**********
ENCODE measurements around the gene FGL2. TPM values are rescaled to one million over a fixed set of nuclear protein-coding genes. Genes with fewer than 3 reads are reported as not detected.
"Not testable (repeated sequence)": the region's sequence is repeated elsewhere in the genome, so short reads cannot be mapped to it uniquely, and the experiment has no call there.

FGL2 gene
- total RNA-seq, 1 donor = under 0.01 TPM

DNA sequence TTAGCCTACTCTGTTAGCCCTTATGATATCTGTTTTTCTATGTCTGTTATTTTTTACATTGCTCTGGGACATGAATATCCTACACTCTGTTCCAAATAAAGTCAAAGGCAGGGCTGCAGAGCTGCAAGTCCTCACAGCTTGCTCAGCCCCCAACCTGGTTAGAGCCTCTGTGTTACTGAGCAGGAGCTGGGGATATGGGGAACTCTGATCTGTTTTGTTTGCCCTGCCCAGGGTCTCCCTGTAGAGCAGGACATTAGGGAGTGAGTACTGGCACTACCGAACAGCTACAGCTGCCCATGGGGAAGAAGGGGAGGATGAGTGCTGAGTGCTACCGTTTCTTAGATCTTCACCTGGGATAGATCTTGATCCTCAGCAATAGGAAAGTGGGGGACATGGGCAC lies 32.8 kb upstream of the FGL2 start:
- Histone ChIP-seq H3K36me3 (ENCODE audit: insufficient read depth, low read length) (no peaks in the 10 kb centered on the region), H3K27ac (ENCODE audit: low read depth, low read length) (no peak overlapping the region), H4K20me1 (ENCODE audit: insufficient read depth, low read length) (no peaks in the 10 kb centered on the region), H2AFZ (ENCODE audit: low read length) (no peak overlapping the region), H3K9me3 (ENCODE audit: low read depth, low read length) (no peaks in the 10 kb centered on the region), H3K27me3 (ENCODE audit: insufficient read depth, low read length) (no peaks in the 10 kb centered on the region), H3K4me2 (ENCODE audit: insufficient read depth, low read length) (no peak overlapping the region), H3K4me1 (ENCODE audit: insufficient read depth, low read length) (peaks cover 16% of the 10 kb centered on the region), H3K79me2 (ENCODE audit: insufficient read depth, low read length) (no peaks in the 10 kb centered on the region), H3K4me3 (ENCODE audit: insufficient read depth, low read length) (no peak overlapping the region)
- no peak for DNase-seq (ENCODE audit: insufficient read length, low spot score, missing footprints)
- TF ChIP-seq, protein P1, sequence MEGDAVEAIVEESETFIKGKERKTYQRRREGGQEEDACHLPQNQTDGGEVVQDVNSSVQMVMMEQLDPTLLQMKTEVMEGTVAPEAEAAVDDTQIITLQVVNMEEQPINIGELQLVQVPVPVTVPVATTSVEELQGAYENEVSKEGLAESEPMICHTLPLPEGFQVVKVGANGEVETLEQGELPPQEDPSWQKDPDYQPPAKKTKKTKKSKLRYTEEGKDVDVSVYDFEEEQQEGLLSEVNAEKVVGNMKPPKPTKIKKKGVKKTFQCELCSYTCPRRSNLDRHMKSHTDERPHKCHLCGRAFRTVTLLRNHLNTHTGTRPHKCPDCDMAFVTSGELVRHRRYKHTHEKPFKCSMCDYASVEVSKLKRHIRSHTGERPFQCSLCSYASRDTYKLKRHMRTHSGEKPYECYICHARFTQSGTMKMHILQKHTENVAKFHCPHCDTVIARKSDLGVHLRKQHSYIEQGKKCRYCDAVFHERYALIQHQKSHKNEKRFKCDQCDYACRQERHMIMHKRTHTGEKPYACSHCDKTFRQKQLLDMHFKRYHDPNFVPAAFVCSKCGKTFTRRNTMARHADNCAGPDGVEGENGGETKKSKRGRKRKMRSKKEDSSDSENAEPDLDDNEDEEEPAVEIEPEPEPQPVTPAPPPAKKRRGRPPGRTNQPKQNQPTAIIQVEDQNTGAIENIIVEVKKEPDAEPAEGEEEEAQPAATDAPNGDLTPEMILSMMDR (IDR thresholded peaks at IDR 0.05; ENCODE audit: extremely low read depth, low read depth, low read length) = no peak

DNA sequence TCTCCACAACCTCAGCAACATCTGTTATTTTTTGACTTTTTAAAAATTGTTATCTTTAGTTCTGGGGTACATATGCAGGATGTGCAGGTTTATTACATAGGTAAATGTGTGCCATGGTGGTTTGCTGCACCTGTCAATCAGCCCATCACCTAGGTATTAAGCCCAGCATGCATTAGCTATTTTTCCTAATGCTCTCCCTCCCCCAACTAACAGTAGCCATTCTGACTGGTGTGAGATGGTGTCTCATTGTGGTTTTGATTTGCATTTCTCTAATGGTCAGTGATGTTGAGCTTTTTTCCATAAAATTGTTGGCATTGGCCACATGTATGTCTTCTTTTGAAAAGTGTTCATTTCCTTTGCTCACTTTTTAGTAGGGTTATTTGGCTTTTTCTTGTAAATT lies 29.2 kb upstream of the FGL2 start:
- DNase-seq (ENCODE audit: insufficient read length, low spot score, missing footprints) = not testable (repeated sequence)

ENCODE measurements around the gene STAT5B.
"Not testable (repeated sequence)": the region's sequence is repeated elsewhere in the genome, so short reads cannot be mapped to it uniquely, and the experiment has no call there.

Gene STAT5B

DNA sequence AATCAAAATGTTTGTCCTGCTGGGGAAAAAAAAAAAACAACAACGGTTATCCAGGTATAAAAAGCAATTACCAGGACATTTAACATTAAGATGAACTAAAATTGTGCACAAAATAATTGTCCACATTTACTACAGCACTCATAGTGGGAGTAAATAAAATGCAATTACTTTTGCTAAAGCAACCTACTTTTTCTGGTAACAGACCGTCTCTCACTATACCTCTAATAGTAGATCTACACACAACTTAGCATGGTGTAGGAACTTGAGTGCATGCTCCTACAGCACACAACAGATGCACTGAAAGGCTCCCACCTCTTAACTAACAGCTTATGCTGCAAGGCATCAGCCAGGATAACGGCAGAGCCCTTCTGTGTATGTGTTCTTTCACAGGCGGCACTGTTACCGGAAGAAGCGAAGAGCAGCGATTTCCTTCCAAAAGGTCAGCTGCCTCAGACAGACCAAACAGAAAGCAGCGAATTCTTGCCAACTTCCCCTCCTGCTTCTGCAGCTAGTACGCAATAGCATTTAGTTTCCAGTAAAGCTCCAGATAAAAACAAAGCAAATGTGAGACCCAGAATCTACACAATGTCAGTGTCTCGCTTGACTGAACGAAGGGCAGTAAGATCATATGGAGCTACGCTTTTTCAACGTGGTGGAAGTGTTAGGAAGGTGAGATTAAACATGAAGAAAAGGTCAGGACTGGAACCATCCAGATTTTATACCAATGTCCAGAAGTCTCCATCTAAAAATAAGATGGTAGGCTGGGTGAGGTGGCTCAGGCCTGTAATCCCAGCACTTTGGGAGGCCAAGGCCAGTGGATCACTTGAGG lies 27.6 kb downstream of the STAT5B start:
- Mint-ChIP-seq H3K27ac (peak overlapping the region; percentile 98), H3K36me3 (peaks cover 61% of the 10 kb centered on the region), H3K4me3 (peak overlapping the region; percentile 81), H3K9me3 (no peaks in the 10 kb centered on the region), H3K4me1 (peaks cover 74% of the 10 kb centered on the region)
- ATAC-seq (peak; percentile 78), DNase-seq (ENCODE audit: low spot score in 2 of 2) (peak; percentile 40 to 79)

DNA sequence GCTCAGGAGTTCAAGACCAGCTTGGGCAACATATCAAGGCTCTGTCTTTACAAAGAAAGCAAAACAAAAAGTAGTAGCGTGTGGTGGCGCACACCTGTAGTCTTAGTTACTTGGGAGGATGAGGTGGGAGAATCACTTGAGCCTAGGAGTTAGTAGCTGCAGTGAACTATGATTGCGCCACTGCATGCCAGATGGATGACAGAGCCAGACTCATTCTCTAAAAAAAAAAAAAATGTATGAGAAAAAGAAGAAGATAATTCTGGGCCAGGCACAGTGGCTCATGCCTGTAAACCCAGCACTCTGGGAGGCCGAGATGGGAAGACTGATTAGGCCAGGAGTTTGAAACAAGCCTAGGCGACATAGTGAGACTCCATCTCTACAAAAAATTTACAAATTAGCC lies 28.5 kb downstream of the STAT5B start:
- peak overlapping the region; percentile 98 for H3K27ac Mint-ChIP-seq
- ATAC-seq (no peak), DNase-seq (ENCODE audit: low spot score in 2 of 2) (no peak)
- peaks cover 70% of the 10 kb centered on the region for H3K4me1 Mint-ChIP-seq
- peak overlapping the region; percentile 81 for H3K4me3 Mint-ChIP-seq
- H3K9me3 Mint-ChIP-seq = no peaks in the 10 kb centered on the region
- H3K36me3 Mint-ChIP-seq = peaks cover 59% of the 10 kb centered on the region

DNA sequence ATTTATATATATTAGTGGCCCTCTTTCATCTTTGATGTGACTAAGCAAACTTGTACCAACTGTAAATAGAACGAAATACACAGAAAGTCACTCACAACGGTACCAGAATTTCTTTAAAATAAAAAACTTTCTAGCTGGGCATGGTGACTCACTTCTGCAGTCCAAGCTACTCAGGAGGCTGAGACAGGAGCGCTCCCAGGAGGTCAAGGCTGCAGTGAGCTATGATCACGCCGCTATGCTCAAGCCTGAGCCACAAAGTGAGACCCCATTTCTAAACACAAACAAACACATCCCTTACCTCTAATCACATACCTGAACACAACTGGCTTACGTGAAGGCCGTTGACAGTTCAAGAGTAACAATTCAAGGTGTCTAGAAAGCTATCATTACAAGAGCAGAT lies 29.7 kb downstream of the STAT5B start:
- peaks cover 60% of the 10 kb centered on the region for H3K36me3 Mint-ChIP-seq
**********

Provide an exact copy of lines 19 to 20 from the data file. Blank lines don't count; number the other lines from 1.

- ATAC-seq (no peak), DNase-seq (ENCODE audit: low spot score in 2 of 2) (no peak)
- peaks cover 70% of the 10 kb centered on the region for H3K4me1 Mint-ChIP-seq